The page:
The Routledge Companion To Transnational American Studies

Author : Nina Morgan
ISBN : 9781351672627
Genre : Literary Criticism
File Size : 48. 27 MB
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The Routledge Companion to Transnational American Studies provides scholars and students of American Studies with theoretical and applied essays that help to define Transnational American Studies as a discipline and practice. In more than 30 essays, the volume offers a history of the concept of the "transnational" and takes readers from the Barbary frontier to Guam, from Mexico's border crossings to the intifada's contested zones. Together, the essays develop new ways for Americanists to read events, images, sound, literature, identity, film, politics, or performance transnationally through the work of diverse figures, such as Confucius, Edward Said, Pauline Hopkins, Poe, Faulkner, Michael Jackson, Onoto Watanna, and others. This timely volume also addresses presidential politics and interpictorial US history from Lincoln in Africa, to Obama and Mandela, to Trump. The essays, written by prominent global Americanists, as well as the emerging scholars shaping the field, seek to provide foundational resources as well as experimental and forward-leaning approaches to Transnational American Studies.

Cold War Friendships

Author : Josephine Nock-Hee Park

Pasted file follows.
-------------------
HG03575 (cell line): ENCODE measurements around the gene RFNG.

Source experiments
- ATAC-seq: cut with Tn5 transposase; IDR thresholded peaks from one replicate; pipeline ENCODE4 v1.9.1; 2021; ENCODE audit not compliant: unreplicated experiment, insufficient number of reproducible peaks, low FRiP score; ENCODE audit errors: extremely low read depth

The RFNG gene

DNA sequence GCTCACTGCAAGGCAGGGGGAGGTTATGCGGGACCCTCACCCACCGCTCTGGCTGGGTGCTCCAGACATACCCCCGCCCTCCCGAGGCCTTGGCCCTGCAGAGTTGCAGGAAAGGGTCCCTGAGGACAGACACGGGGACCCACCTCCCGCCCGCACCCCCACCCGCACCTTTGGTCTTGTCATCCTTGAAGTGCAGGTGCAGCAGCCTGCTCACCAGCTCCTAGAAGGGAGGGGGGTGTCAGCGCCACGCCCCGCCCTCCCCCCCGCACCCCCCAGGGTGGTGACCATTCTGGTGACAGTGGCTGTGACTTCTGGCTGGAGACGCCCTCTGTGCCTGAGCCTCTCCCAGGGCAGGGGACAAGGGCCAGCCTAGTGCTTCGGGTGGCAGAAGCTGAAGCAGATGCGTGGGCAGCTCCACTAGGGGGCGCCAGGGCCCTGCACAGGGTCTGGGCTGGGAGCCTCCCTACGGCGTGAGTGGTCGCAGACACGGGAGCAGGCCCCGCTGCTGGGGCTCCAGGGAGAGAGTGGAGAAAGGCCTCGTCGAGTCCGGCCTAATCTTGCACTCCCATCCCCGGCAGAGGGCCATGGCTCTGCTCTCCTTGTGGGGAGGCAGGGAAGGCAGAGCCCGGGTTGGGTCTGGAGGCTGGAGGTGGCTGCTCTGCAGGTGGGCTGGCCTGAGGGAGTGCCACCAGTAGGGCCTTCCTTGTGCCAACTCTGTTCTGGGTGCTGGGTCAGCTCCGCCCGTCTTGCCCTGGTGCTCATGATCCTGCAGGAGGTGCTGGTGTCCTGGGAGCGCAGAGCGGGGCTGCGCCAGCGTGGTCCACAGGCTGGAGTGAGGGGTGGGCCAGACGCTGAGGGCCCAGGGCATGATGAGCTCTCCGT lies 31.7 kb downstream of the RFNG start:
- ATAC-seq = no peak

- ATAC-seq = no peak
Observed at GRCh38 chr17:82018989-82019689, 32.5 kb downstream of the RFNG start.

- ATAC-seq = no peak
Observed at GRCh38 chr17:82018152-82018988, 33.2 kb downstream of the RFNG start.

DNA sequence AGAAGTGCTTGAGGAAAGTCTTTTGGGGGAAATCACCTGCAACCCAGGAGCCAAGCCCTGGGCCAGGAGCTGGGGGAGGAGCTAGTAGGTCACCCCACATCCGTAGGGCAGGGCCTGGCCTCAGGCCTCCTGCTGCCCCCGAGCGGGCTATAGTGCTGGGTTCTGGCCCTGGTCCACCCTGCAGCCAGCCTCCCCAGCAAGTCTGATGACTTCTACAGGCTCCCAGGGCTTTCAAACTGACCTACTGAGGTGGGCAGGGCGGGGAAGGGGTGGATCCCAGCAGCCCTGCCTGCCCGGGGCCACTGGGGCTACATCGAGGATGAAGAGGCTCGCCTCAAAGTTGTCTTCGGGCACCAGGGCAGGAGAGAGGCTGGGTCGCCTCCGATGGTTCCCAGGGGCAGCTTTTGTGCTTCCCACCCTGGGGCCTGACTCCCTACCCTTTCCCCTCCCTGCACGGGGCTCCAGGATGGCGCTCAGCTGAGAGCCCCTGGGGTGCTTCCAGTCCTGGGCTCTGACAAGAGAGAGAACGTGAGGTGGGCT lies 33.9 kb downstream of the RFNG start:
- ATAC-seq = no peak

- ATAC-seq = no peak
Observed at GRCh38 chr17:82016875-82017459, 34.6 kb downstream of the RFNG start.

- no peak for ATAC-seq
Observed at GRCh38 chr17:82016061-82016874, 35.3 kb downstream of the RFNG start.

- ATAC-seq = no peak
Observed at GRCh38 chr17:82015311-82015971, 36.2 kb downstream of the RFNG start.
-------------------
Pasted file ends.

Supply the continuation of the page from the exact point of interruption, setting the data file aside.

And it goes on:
ISBN : 9780190621292
Genre : Literary Criticism
File Size : 24. 49 MB
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Cold War Friendships explores the plight of the Asian ally of the American wars in Korea and Vietnam. Enlisted into proxy warfare, this figure is not a friend but a "friendly," a wartime convenience enlisted to serve a superpower. It is through this deeply unequal relation, however, that the Cold War friendly secures her own integrity and insists upon her place in the neocolonial imperium. This study reads a set of highly enterprising wartime subjects who make their way to the US via difficult attachments. American forces ventured into newly postcolonial Korea and Vietnam, both plunged into civil wars, to draw the dividing line of the Cold War. The strange success of containment and militarization in Korea unraveled in Vietnam, but the friendly marks the significant continuity between these hot wars. In both cases, the friendly justified the fight: she was also a political necessity who redeployed cold war alliances, and, remarkably, made her way to America. As subjects in process--and indeed, proto-Americans--these figures are prime literary subjects, whose processes of becoming are on full display in Asian American novels and testimonies of these wars. Literary writings on both of these conflicts are presently burgeoning, and Cold War Friendships performs close analyses of key texts whose stylistic constraints and contradictions--shot through with political and historical nuance--present complex gestures of alliance.